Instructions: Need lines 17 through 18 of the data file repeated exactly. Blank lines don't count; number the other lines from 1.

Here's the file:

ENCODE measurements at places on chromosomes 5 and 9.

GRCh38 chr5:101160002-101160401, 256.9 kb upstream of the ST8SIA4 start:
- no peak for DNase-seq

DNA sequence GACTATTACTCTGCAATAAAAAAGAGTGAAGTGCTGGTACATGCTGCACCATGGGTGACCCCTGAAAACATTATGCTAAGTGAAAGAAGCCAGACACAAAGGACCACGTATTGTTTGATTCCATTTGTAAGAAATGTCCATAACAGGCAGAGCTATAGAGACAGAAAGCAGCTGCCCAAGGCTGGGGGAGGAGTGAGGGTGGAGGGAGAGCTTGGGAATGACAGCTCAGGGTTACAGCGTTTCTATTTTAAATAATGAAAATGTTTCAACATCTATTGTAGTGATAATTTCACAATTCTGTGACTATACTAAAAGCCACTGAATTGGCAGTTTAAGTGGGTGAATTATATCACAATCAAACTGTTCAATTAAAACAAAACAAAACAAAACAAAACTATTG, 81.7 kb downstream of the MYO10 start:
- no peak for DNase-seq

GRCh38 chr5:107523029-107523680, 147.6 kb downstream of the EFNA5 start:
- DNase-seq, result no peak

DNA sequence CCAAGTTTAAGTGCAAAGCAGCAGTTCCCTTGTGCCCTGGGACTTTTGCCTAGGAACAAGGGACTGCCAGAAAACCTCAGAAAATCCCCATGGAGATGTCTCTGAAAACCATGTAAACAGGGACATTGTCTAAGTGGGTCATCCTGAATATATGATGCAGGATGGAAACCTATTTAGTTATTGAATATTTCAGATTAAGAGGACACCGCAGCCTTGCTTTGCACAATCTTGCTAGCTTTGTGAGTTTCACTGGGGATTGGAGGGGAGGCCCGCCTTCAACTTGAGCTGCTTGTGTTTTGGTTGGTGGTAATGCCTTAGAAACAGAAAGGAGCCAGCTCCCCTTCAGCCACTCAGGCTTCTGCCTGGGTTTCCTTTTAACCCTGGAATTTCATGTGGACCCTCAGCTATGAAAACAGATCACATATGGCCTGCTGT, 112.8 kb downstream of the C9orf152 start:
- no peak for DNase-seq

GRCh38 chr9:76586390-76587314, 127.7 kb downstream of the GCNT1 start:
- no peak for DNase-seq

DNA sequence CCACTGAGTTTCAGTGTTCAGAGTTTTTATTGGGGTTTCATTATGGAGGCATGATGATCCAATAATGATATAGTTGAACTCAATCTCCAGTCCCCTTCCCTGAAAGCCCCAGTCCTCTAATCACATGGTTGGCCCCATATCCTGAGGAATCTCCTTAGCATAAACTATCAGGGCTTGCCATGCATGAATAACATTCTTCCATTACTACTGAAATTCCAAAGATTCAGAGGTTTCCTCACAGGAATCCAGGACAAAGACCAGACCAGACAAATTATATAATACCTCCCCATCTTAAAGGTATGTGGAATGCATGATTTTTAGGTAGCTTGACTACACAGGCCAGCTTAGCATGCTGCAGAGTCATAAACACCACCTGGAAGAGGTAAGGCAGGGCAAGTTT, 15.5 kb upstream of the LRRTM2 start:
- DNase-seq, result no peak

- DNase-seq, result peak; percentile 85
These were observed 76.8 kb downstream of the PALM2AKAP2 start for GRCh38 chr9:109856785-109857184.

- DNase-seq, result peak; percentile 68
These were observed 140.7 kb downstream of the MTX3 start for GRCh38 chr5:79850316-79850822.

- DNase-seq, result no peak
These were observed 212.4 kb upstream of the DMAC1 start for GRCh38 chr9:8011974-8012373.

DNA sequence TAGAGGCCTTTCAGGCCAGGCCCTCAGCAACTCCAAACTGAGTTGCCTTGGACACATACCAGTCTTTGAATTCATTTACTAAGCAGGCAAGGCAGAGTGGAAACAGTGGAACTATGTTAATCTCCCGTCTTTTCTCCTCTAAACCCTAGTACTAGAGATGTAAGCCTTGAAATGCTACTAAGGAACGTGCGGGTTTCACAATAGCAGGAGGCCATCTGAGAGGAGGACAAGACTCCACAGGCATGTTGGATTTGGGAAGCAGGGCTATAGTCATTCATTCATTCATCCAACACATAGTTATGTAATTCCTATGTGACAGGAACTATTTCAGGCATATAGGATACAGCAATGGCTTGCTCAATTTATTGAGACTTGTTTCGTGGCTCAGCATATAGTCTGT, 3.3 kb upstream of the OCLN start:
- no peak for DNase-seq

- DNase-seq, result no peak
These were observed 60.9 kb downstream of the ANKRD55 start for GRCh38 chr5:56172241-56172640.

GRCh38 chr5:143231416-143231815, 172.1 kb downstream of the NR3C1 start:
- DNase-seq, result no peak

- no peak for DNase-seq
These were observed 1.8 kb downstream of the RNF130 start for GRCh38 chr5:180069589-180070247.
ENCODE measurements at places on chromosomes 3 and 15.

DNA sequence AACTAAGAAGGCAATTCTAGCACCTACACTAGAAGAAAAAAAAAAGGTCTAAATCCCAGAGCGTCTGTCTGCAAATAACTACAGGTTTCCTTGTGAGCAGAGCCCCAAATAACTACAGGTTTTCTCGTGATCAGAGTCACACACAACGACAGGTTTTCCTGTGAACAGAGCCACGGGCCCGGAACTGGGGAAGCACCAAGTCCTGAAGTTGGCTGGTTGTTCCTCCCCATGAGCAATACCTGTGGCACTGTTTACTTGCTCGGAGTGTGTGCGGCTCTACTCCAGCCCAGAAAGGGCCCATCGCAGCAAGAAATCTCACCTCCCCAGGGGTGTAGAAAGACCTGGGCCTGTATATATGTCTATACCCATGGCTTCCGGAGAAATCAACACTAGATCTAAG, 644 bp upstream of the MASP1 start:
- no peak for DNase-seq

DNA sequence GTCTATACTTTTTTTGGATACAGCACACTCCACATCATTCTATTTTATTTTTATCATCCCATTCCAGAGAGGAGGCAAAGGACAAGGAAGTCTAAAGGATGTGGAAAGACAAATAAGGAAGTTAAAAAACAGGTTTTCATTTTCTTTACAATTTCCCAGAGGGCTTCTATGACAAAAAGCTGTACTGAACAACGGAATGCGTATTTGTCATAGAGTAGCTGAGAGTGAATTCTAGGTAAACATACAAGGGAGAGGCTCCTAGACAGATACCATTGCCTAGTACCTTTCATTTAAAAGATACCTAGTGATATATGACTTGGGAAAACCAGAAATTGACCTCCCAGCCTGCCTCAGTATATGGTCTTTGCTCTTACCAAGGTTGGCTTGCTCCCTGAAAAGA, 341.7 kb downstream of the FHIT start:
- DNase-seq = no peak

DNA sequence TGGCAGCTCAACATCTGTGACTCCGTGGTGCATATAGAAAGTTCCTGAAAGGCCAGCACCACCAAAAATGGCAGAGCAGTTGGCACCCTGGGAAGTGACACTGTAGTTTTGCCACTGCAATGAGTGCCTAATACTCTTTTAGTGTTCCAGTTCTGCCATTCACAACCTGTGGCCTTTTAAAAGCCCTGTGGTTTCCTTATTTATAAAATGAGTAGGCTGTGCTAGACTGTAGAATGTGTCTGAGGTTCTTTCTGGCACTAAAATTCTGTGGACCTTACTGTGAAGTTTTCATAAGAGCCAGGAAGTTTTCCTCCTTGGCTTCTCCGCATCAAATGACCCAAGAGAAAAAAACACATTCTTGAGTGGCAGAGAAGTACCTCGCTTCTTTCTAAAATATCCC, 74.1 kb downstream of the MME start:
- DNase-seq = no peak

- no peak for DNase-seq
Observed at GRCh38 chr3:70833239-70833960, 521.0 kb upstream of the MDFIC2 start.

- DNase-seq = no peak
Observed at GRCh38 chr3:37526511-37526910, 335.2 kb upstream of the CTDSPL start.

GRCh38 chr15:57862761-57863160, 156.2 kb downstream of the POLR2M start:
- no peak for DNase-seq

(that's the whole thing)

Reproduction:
These were observed 140.7 kb downstream of the MTX3 start for GRCh38 chr5:79850316-79850822.

- DNase-seq, result no peak